Over the years, Eritrea’s march towards promoting equitable, accessible and affordable health services to the majority of its citizens has been commendable. Concerted government programmatic and resource investment in the health sector made it possible to reduce under-five mortality from 150 per 1,000 live births in 1990 to 50 by 2013. During the same period, the maternal mortality ratio decreased from 1,700 per 100,000 live births to 380. Significant reduction of maternal mortality has been achieved as well; from 998/100,000 live births in 1995 to 286/100,000 live births in 2014. The major interventions leading to these achievements have been the provision of effective health-facility delivery services, comprehensive immunization, family planning, nutrition interventions, control of communicable diseases including HIV and AIDS, tuberculosis (TB), malaria and, expansion of community based interventions.
To further improve maternal health, a Roadmap for Maternal and New-born Health has been in place, supported by the Campaign on Accelerated Reduction of Maternal Mortality in Eritrea (CARMME). The triple threat of HIV, TB and malaria is being effectively tackled through a partnership involving the Government of Eritrea; Global Fund on AIDS, TB and Malaria; and the UN system.
In a fight against Malaria, The Government of Eritrea in order to create an enabling operating and programming environment in the health sector: a series of costed strategic plans, with involvement of major stakeholders (with clear vision, goal, targets); fairly adequate funding mobilized; introduced relevant curricula in the University and satellite associate nursing schools with degree programs in medicine, dentistry, nursing, pharmacy, public health and clinical laboratory sciences; training of Public Health Technicians (PHTs) and deployment of Community Health Agents (CHAs); as a result, since 1998, Morbidity and mortality due to malaria have decreased by 85 percent and 90 percent, respectively.
Incidence of malaria is now at a low level of 1,282 per 100,000. Likewise, the incidence of tuberculosis has decreased from 243 per 100,000 (1990) to 97 (2011). If life expectancy at birth is taken as a composite indicator of health status, its trends are equally encouraging. Life expectancy at birth increased from 48 years in 1990 to 63 years in 2013.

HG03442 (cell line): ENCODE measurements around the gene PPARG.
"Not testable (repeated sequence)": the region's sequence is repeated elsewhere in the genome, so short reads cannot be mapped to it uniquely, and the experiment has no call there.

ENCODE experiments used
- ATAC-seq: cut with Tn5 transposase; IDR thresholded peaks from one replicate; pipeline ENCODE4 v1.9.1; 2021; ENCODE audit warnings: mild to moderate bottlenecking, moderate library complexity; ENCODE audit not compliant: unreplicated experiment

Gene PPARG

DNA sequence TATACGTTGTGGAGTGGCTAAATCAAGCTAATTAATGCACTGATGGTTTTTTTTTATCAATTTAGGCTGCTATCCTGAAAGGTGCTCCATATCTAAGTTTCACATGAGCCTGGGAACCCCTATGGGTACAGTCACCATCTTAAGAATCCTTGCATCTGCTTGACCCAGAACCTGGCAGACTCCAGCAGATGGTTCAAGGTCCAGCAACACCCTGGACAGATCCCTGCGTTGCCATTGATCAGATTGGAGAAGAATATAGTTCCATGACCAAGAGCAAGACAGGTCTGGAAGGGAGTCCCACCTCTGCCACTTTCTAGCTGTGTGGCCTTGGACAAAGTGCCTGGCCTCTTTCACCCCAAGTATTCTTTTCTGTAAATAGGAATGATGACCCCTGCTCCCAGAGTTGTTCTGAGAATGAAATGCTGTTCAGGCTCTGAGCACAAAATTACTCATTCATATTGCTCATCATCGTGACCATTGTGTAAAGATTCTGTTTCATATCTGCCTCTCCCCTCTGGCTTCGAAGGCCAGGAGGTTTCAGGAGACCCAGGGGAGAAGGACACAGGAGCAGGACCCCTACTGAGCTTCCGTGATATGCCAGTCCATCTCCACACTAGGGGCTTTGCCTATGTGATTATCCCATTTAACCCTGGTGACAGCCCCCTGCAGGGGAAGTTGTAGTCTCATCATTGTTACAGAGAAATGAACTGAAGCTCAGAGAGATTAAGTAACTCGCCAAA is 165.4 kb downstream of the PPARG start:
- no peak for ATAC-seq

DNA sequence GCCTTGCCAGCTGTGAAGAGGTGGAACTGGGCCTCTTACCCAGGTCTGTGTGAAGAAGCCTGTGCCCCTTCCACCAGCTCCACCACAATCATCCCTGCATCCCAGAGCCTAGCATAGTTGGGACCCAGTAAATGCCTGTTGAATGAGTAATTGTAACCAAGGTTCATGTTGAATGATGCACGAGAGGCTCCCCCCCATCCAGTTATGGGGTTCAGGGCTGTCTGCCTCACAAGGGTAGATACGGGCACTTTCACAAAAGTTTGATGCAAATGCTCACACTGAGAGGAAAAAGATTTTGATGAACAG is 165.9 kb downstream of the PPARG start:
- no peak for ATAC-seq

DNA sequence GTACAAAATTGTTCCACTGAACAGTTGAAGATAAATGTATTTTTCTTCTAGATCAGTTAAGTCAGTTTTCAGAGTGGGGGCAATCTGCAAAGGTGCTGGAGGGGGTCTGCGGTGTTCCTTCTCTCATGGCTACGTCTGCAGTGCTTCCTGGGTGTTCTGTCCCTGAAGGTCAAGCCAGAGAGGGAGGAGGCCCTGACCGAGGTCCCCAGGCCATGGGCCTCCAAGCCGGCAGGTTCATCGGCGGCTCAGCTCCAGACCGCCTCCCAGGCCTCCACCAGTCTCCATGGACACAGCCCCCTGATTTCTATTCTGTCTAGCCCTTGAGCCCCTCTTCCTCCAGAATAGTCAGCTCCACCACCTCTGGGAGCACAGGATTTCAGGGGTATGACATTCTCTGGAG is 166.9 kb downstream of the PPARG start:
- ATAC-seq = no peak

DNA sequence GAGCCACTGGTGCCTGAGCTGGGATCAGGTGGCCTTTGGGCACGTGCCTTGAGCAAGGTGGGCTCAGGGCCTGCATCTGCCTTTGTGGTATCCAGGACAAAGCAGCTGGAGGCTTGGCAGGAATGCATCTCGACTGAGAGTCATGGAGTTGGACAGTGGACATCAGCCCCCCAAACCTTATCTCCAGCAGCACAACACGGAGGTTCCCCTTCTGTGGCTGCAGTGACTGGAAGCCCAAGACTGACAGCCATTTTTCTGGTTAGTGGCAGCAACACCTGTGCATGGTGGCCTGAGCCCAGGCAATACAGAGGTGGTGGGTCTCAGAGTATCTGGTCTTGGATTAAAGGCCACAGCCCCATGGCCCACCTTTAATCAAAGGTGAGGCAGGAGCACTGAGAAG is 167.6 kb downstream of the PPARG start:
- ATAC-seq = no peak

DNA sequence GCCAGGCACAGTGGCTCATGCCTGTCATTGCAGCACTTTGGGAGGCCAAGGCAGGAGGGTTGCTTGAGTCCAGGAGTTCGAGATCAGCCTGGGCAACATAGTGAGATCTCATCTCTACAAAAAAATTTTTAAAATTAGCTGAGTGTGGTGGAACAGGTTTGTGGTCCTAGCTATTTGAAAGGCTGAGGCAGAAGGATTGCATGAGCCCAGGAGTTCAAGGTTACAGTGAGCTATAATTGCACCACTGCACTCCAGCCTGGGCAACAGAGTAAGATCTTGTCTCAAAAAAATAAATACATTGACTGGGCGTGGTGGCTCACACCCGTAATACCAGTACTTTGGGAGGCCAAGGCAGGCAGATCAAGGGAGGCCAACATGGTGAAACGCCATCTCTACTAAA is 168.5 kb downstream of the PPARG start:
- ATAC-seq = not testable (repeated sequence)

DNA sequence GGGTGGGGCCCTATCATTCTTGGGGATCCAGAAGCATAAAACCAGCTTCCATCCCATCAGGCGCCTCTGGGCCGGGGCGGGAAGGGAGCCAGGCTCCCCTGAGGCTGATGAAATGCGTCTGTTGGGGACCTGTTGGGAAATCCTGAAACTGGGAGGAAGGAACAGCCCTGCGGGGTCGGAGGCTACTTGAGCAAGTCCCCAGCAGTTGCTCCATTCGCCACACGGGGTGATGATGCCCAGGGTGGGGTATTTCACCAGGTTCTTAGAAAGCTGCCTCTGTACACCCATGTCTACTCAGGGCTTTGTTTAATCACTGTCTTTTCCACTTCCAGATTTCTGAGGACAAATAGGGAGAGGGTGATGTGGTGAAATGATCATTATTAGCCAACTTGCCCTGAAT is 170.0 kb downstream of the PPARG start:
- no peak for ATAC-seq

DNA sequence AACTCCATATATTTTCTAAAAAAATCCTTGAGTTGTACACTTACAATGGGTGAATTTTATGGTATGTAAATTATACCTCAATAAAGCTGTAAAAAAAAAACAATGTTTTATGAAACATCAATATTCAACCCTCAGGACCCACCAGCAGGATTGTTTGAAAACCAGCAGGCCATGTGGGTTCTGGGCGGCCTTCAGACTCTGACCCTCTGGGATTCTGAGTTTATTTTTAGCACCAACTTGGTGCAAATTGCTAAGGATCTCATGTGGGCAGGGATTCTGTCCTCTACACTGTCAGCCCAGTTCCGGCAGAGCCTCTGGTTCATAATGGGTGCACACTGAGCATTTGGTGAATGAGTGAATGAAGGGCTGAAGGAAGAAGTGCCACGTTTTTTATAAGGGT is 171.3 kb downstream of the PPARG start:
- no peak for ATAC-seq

Meanwhile, the HIV prevalence result from the 2010 Eritrean Population & Health Survey (EPHS) is 0.93%. HIV incidence has decreased from 45 per 100,000 in 2001 to less than 8 in 2012. Furthermore, data derived from numerous clients and blood donors continually show a reduction in HIV and syphilis positivity rates. Knowledge about HIV/AIDS is still maintained at a high level and condom distribution is also increasing. Although all these development are encouraging, there is more work to be done to control the epidemic further.
Despite the commendable achievements in the control and prevention of malaria, the threat of resurgence due to climatic changes, cross border transmission and partly due to the national strategy on irrigation expansion for food security, remains a real threat in the foreseeable future. Hence, the remarkable success achieved in preventing and controlling malaria with a reduction of around 90 percent in malaria morbidity and mortality, since 1999 should not lead to complacence in Eritrea.
Historically in Eritrea life expectancy at birth went from 39.1 in 1960 to 59.5 years in 2008. Infant (0-1 year old) and under-five mortality (0-5) has both shown extraordinary improvements: the former went from 122.2 to 40.8 deaths per 1,000 live births and the latter from 205 to 58.2 between 1975 and 20083. Progress in other sectors, e.g. water and sanitation and education, has also contributed to improved health outcomes. It is important to note that, owing to the relative isolation of Eritrea, information and resources are extremely limited. It is impressive that Eritrea is one of the few countries to achieve the Millennium Development Goals (MDGs) in health, particularly targets in child health.